The conflict with Ukraine is also not trending in favor of Putin. Indeed, rather than gradually reasserting Russian influence over Ukraine and preventing its integration with the West, which have been primary goals for Moscow since seizing Crimea in 2014, the trend lines are moving in the opposite direction. Integration with the West will surely be a long process, but it is already clear that Ukrainian links with Europe, from trade to tourism, are on the rise, while just the opposite is occurring with Russia.

In terms of public mood, a poll earlier this year revealed that nearly half of Ukrainians now favor closer integration with the European Union, as compared to only 12 percent who endorse moving closer to Russia. So while Putin has succeeded in claiming Crimea, he has also lost the goodwill of a generation of Ukrainians in the process. The growing gulf between the countries was reinforced last week when the patriarch of the Eastern Orthodox Church granted independence to the Ukrainian Orthodox Church, which had historically taken direction from Russia.

Some other nettlesome issues that Putin has been struggling with of late include the sharp international reaction to the attempted murder of Sergei Skripal in the United Kingdom, and the surprising failure of candidates preferred by Putin in two recent elections in far east Russia. Putin is especially sensitive to political developments in the far east, given its importance to his variant of a Pacific pivot and its key role in the 2011 protests against the government that eventually swept across the country.

So what does this all mean? While none of these challenges poses an immediate threat to his grip on power, they should remind us that Putin is far better at creating a perception of his strength and political momentum than is warranted by an objective analysis of the underlying economic, political, and social conditions in Russia. At a time when United States government officials warn that Moscow is continuing its campaign to weaken American democracy and influence our elections, the vulnerabilities offer a fertile playing field for Western messaging efforts inside Russia, especially those highlighting the lagging economy and the practical cost of official corruption on the lives of ordinary Russians.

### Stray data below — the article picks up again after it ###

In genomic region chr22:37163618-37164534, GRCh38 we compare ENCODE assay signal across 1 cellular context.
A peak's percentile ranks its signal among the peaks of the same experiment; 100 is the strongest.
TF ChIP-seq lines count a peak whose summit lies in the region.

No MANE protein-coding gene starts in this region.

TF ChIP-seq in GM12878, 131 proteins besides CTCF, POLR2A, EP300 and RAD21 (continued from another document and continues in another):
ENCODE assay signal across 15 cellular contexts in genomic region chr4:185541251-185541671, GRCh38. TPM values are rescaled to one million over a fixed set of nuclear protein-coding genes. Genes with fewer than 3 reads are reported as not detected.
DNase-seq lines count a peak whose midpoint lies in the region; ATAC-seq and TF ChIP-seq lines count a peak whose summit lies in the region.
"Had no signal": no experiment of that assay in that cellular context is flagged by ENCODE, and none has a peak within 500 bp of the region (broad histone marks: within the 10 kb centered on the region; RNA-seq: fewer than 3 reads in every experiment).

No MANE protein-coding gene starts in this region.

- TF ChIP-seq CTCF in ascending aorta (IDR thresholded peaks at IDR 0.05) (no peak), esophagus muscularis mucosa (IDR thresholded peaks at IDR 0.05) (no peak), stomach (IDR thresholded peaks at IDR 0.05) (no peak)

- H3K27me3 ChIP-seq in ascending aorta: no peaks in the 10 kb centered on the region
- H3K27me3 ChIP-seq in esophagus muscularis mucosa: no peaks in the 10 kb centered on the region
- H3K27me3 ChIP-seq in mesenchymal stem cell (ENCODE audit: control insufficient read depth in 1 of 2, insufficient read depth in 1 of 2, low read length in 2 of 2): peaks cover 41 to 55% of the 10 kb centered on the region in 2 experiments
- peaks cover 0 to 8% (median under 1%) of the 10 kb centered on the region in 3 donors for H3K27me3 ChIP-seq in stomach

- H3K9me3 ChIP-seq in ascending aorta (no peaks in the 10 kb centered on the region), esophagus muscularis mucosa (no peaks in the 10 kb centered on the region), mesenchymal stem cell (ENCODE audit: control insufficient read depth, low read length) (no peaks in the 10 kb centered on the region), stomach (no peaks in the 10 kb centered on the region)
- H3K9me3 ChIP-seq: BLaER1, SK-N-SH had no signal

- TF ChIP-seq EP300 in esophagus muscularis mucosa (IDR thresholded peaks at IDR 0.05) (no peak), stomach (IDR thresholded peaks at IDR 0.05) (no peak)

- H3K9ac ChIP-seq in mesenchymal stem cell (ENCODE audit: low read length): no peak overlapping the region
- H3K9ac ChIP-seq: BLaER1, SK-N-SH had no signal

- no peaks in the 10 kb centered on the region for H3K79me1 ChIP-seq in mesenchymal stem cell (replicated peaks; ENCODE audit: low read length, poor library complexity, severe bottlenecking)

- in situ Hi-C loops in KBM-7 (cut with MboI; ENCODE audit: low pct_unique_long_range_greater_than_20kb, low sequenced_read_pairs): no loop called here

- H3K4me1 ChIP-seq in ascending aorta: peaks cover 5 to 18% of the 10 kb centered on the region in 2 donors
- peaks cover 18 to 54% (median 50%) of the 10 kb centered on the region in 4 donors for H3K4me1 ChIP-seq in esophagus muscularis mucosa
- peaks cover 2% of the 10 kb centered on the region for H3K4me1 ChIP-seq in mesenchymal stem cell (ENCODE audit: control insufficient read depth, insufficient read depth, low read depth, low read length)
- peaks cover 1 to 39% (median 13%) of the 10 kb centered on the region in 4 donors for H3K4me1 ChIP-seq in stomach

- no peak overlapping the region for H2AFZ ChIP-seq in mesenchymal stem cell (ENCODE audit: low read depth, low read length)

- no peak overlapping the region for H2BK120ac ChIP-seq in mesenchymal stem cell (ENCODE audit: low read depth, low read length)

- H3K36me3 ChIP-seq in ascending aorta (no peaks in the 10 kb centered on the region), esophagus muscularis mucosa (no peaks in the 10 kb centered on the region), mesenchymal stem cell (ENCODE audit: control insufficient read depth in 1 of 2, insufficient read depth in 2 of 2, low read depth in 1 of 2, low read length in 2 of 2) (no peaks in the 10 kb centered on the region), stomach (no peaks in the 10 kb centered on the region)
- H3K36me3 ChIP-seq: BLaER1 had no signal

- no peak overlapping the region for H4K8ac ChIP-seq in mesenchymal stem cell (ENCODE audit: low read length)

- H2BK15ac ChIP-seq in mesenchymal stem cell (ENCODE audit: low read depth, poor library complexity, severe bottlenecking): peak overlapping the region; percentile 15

Putin has his minions who have been both aggressive and effective in recent years in sowing political discord in the United States and the European Union. Given that Moscow continues to meddle, as evidenced by the federal criminal charge filed last week against a Russian citizen for interfering in the American elections in 2016 and 2018, it is probably now time for Western leaders to move beyond sanctions and to embark on their own carefully targeted messaging campaign in Russia.

Michael P. Dempsey is the national intelligence fellow at the Council on Foreign Relations, a fellowship sponsored by the U.S. government. He served as the former acting director of national intelligence. The opinions expressed in this commentary are solely those of the author.